Wednesday, May 28, 2008
AARP may offer much better Part D (precscription drug coverage) than do employer retiree (supplementary) plans
In looking at my own situation while turning 65, I’ve encountered an anomaly with Medicare prescription drug benefit plans. I talked to someone with United Health Care this morning and found that the prescription plans range from about $30 to about $64 a month if started within a certain time period of Medicare eligibility. A preferred plan would eliminate the copay for Atenolol if the prescription was filled by mail order (Medco).
But then why does the employer sponsored plan for Medicare-covered retirees for prescription drug coverage cost over $240 a month for the same coverage with the same carrier? The representative says, employer plans work differently and are often more expensive that individual plans arranged with a carrier having a business agreement with the AARP. Another factor is that the lower premiums with AARP are predicated on joining at age 65. Employer plans (which often "replace" Part D; one cannot be enrolled in both at the same time) are based on total claims experience and may cover people who have medication claims (like anti-cancer chemotherapy) of thousands a month. Heart medications, in persons with previous infarctions or surgeries, also add up. Often, retiree health insurance "rolls over" automatically into overpriced "supplementary" drug-only coverage without the retiree's noticing if he or she doesn't check. But to be more expensive by a factor of 6 does sound hard to believe. Also, remember that the drug plans have the “doughnut hole” or “coffee cup” effect.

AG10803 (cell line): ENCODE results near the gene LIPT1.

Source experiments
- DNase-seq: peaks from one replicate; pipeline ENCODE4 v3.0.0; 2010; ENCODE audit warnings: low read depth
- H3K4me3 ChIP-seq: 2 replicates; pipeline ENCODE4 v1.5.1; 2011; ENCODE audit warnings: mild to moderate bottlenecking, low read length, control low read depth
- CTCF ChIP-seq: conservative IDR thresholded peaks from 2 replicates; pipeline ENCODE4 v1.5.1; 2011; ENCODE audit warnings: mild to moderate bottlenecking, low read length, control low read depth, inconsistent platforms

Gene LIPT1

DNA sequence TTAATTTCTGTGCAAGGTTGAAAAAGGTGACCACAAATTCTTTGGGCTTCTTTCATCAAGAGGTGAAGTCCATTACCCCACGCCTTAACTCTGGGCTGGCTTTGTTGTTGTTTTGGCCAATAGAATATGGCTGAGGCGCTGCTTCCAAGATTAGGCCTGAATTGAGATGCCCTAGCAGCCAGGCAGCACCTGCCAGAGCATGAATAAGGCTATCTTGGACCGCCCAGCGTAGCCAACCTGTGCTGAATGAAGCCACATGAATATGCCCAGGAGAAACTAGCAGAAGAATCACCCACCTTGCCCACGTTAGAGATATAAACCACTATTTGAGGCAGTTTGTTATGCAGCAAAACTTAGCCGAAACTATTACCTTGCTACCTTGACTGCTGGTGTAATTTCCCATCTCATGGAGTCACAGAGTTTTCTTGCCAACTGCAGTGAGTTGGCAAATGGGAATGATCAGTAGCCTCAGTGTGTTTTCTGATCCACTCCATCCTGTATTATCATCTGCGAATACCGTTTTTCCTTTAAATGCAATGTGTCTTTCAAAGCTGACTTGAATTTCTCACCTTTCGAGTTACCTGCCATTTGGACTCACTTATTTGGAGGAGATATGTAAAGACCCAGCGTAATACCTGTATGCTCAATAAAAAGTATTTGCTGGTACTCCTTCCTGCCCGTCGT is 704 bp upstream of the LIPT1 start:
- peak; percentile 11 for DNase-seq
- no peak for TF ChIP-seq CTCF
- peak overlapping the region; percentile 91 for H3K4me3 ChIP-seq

I certainly welcome more feedback on how employer prescription drug plans for retirees work now.